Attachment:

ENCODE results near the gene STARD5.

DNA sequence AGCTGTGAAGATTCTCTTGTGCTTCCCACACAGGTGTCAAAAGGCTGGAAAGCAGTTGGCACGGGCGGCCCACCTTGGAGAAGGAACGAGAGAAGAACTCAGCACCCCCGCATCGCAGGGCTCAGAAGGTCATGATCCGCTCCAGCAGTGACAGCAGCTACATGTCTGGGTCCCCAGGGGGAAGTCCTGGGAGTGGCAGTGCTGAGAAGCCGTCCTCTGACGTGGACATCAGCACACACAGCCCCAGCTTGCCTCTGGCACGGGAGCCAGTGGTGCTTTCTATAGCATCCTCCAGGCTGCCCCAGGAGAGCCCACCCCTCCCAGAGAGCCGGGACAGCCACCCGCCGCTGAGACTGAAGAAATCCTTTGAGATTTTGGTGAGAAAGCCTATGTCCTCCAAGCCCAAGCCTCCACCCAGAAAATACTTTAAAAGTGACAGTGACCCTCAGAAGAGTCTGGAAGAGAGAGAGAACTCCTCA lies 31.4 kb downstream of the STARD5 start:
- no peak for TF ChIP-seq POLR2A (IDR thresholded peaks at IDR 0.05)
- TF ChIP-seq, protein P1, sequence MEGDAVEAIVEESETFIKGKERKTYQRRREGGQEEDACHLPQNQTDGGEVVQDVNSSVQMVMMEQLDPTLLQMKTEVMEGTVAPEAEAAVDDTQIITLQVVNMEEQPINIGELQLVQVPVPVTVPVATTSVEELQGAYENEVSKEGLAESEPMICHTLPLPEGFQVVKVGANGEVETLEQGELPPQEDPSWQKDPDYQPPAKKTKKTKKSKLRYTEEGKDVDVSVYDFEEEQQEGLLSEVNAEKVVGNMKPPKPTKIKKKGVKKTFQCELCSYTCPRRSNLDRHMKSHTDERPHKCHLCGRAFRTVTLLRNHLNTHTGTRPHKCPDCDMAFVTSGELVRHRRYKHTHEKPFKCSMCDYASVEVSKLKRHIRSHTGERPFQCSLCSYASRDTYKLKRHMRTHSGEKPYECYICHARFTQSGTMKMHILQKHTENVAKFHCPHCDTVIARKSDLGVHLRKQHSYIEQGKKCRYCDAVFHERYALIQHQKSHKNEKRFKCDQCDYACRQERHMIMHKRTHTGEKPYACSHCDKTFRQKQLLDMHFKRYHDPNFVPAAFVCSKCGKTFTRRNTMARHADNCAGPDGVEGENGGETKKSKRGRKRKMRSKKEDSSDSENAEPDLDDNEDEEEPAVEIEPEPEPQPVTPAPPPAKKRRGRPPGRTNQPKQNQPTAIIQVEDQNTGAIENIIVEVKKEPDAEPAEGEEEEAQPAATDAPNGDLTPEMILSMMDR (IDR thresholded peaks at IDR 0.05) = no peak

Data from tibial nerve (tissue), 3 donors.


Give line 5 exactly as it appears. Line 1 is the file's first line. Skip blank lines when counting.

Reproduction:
Data from tibial nerve (tissue), 3 donors.